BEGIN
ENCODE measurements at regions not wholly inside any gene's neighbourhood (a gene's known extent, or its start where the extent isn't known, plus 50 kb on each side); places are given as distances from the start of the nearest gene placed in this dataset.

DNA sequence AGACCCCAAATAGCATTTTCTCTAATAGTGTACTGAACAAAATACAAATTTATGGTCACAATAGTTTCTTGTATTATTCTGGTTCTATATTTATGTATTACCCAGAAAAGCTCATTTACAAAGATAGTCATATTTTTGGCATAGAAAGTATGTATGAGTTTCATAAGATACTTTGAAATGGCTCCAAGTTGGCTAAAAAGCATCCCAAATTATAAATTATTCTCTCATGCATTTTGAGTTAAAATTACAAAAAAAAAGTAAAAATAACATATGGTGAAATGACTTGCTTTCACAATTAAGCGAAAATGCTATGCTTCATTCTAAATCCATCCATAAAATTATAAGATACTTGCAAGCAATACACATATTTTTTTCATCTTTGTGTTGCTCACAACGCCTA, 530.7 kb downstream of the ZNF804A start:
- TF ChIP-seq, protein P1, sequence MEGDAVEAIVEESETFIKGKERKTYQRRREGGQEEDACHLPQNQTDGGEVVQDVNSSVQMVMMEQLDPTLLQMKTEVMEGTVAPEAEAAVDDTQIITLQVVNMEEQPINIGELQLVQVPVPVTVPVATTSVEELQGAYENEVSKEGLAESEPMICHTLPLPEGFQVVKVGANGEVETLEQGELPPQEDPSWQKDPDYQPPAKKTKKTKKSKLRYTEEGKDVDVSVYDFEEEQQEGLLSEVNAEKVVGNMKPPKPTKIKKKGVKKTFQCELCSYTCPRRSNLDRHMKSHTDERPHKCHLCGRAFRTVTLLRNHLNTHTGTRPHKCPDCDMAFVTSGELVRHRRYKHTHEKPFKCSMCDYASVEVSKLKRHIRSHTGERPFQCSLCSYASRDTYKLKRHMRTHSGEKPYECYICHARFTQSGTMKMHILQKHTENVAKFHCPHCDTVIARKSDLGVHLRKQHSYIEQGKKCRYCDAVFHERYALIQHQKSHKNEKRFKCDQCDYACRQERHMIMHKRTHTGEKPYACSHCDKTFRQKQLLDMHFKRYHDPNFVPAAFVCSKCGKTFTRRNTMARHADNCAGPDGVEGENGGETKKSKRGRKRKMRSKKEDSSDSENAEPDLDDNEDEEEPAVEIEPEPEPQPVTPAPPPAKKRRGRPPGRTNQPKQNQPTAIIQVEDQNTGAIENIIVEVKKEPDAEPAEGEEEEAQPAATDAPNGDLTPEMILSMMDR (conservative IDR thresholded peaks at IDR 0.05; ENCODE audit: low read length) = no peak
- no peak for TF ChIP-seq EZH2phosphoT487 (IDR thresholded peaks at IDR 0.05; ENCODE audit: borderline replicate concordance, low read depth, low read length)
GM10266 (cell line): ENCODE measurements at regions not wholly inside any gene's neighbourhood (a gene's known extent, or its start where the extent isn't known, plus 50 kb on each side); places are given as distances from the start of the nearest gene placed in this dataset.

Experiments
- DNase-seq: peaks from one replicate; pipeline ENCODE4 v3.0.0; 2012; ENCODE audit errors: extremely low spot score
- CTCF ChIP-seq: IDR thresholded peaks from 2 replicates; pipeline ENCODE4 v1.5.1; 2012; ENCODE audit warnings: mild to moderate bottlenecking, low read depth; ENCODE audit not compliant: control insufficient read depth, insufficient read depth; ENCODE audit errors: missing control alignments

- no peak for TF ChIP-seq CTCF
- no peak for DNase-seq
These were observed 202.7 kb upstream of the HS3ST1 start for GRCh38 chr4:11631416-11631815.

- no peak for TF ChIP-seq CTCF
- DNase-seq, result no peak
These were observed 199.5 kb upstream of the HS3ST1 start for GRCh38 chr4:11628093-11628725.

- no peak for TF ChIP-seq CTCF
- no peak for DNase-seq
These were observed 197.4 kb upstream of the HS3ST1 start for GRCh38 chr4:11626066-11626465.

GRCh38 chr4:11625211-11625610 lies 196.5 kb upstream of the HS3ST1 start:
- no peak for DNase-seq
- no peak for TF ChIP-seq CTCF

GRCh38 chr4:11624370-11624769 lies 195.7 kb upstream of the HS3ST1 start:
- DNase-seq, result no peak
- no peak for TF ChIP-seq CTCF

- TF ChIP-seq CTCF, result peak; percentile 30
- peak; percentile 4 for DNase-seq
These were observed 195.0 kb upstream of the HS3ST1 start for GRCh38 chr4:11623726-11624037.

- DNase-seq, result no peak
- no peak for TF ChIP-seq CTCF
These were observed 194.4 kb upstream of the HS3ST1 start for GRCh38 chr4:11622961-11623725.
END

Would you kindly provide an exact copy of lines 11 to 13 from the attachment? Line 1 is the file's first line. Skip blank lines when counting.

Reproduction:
These were observed 202.7 kb upstream of the HS3ST1 start for GRCh38 chr4:11631416-11631815.

- no peak for TF ChIP-seq CTCF
- DNase-seq, result no peak